Friday, December 05, 2008

A continent of cheap labour and little regulation

This article reports that a "uranium rush" seems to be under way, based on the assumption that nuclear power might fill the world's current energy gaps in Namibia . Namibia's uranium oxide is exported in its raw form and enriched in countries with uranium converters such as France, the US, Canada and China.For almost 30 years, Roessing was the only uranium company in the country.A second uranium mine, Langer Heinrich, became operational in 2007 and 40 exclusive prospecting licenses and 12 mining licenses had already been issued by September 2008.

Exposure to even relatively low levels of radiation over a long period can be extremely harmful to the health of workers and communities living around uranium mines.Several workers who spent long years working at uranium mines developed serious health problems.Cancerous strains are commonplace as workers are exposed to dust and radon gas daily and thus develop diseases such as TB and lung cancer.Although mining companies usually deny any responsibility and refuse to compensate workers, there is increasing evidence of a link between uranium mining and workers' health problems.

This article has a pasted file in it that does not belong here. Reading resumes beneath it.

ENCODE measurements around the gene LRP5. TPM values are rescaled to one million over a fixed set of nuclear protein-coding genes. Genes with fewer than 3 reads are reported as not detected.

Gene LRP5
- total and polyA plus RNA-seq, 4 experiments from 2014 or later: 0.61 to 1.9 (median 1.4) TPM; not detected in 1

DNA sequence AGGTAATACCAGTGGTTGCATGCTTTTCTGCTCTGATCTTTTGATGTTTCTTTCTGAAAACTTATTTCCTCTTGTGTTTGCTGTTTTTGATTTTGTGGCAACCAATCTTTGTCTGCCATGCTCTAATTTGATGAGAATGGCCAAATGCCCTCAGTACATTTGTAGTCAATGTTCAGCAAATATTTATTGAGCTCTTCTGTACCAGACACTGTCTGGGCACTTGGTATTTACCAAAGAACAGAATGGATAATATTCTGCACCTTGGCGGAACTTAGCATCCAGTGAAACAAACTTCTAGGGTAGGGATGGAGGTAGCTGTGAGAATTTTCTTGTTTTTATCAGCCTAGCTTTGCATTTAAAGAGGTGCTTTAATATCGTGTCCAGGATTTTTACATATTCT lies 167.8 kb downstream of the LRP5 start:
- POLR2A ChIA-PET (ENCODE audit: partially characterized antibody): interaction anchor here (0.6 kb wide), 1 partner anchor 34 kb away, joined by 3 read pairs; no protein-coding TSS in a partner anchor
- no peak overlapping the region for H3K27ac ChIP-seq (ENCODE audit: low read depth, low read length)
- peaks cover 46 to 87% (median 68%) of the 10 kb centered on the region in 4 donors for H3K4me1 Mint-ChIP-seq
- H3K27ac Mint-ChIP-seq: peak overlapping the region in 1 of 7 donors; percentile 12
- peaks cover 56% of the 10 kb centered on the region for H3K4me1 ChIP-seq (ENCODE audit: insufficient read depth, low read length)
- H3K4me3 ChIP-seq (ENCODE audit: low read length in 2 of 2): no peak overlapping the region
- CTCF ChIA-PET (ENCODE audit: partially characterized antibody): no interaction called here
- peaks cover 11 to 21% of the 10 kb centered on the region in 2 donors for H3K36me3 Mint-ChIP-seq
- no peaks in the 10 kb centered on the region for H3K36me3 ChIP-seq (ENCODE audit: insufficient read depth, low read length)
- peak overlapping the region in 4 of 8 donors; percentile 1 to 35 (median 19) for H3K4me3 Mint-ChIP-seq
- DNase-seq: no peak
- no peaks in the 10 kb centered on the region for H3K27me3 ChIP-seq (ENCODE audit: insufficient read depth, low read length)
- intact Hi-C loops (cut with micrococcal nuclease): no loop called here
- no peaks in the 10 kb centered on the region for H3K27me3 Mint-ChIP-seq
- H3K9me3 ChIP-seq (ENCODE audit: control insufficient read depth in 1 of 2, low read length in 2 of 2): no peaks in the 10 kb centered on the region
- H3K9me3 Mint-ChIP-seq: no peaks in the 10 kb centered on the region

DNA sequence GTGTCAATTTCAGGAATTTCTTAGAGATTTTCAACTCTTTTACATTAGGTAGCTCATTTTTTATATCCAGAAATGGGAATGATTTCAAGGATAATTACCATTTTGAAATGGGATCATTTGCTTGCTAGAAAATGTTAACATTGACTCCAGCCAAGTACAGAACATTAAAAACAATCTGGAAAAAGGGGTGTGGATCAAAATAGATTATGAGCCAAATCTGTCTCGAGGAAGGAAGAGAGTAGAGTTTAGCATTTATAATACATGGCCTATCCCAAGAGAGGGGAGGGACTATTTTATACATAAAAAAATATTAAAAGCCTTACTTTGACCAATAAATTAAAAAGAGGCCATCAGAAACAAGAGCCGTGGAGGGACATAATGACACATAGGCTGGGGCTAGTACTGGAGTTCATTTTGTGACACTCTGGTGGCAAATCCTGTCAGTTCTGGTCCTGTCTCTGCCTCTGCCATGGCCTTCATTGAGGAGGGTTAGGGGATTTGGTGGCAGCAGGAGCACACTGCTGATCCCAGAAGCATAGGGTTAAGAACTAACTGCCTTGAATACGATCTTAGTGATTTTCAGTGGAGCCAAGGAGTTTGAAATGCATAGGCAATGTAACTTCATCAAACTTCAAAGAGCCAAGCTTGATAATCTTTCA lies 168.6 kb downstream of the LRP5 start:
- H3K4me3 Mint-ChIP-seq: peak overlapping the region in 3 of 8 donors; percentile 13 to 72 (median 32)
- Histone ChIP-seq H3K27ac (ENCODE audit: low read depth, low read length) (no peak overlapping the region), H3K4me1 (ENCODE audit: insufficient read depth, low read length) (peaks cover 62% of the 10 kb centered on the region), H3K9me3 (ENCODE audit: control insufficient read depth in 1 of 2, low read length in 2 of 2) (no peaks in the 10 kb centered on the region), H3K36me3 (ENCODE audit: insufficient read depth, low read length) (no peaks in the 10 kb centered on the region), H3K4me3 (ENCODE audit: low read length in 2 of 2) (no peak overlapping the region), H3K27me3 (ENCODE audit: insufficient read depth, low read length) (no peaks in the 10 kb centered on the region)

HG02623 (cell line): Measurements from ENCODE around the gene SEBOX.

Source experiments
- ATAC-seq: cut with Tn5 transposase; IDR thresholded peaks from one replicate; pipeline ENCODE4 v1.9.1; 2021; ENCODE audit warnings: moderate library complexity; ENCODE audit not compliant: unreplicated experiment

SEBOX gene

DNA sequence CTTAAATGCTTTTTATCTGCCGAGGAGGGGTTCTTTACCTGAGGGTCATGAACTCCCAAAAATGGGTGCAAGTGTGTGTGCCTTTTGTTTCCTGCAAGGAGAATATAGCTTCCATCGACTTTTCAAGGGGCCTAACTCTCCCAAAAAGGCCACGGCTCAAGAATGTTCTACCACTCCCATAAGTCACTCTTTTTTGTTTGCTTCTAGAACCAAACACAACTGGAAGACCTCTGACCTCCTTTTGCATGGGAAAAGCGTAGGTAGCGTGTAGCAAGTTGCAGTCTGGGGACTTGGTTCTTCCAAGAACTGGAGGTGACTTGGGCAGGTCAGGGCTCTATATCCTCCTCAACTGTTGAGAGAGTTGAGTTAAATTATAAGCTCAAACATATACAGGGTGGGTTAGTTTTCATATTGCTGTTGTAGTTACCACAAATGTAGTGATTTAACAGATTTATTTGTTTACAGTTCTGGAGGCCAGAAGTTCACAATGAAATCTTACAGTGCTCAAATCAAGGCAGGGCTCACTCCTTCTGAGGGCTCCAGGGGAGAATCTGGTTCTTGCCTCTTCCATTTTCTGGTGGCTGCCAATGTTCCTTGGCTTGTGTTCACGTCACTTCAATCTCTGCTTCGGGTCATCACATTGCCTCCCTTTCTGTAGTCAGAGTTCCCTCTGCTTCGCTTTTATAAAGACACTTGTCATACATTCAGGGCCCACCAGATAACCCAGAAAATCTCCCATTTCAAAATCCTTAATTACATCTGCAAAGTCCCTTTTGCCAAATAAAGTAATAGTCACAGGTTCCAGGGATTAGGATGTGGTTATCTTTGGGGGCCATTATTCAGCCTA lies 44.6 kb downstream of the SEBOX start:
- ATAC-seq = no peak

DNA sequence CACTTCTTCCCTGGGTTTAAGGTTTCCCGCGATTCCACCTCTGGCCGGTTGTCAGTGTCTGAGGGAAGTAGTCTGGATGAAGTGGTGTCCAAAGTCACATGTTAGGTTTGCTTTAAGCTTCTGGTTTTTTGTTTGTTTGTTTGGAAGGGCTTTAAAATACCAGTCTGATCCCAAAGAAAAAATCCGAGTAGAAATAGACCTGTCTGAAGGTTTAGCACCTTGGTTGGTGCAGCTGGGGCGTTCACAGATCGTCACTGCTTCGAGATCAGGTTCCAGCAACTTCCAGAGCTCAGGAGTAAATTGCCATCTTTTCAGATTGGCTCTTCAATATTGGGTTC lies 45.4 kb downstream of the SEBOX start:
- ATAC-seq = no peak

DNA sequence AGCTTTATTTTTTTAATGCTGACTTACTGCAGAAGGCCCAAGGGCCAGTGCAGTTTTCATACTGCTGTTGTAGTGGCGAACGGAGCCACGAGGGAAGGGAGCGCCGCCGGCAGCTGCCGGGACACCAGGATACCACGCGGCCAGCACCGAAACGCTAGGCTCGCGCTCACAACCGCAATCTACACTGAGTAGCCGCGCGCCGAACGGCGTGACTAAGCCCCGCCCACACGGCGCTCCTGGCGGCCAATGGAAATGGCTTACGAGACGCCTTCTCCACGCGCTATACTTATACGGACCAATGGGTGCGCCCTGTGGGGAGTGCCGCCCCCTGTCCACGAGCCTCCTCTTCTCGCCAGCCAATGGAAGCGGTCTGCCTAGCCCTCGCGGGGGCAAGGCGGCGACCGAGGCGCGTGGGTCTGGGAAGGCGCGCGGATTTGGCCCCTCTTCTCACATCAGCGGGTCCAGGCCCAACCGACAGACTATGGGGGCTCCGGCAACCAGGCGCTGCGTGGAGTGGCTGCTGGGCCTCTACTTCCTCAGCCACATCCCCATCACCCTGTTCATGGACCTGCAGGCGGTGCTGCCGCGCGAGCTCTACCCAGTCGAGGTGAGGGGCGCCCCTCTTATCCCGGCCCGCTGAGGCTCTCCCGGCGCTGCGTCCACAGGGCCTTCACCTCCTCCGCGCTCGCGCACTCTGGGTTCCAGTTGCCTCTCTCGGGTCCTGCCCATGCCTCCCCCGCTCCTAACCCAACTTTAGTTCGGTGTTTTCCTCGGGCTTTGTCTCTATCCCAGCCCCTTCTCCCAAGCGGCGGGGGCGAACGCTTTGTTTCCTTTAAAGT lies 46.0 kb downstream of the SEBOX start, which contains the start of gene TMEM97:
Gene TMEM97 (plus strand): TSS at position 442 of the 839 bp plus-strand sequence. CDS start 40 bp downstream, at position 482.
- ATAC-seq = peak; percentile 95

Uranium mining uses an enormous amount of water.
In a recent article in The Namibian, the writer pointed out that the proposed uranium mine by the Canadian company Forsys Metal, would use 1 million litres of water each day.Situated on the Valencia farm in the Erongo region, the mine would consume in only three months the amount of water that the current users in the area would consume in 36 years.Given that all existing and envisaged uranium mines are in the Namib desert, one needs to ask if it is wise to spend Namibia's most scarce resource - water - on mining operations that may only bring short-term benefits.

Besides using huge amounts of water, uranium mining also leaves large craters as it relies on open-pit operations.Once mining activities cease, the huge holes remain.Furthermore, radioactive dust particles may be blown over many kilometres.

It is telling that Canadian and Australian mining companies seem to spearhead the new rush for Africa's uranium. Despite high quality uranium deposits in their own countries, they are focusing on Africa's uranium resources, with Niger, Malawi, Tanzania and Namibia the main targets. There seems to be only one explanation for this paradox: labour costs are higher, and environmental restrictions are more stringent in Australia and Canada.

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